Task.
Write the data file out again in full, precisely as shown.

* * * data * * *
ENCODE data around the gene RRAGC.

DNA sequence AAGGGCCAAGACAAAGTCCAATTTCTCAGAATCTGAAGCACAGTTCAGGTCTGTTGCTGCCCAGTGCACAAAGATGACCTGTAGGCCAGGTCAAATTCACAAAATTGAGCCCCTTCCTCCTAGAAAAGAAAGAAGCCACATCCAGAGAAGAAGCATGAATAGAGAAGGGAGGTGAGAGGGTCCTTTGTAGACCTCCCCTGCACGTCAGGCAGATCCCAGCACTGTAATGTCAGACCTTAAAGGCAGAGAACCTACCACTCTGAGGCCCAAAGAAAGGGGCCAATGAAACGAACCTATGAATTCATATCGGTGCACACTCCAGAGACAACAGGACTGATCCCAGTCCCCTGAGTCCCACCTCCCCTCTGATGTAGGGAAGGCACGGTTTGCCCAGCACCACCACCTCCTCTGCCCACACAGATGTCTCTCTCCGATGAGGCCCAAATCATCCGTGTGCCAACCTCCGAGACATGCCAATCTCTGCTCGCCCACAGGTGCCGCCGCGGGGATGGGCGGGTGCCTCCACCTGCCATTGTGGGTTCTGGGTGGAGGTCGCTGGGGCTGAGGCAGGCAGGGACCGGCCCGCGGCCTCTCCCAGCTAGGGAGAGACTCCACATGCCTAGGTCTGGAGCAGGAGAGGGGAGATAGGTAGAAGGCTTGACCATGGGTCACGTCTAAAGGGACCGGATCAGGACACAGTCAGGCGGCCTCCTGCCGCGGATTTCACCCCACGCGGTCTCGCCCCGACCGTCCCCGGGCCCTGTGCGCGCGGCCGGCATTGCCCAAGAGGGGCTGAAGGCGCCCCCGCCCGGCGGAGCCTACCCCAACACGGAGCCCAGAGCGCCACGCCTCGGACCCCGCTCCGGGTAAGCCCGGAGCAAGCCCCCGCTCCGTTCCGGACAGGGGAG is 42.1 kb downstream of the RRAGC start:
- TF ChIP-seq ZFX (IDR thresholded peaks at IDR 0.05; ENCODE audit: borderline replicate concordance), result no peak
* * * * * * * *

ENCODE data around the gene RRAGC.

DNA sequence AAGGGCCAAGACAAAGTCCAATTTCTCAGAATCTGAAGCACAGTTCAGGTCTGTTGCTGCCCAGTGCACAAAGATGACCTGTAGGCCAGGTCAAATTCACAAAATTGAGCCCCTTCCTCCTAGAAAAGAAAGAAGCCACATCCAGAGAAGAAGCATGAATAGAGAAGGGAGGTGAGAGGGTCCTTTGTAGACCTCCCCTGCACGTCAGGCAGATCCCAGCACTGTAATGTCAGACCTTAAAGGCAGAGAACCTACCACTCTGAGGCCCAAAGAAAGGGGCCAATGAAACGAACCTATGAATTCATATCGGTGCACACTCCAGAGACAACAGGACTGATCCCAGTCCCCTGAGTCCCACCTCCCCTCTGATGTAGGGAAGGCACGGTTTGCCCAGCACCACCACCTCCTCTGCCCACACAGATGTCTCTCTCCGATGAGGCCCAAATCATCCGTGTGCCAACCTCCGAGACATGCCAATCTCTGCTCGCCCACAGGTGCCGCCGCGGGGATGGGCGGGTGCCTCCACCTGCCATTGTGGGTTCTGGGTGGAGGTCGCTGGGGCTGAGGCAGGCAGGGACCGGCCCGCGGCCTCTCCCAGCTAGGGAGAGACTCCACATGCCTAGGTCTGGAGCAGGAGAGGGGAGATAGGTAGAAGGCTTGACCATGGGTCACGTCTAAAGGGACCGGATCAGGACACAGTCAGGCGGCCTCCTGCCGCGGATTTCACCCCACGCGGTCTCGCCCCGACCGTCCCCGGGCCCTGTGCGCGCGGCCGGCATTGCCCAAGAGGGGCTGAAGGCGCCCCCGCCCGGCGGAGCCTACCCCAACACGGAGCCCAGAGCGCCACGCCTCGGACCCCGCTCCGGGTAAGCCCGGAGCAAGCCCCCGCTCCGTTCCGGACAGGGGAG is 42.1 kb downstream of the RRAGC start:
- TF ChIP-seq ZFX (IDR thresholded peaks at IDR 0.05; ENCODE audit: borderline replicate concordance), result no peak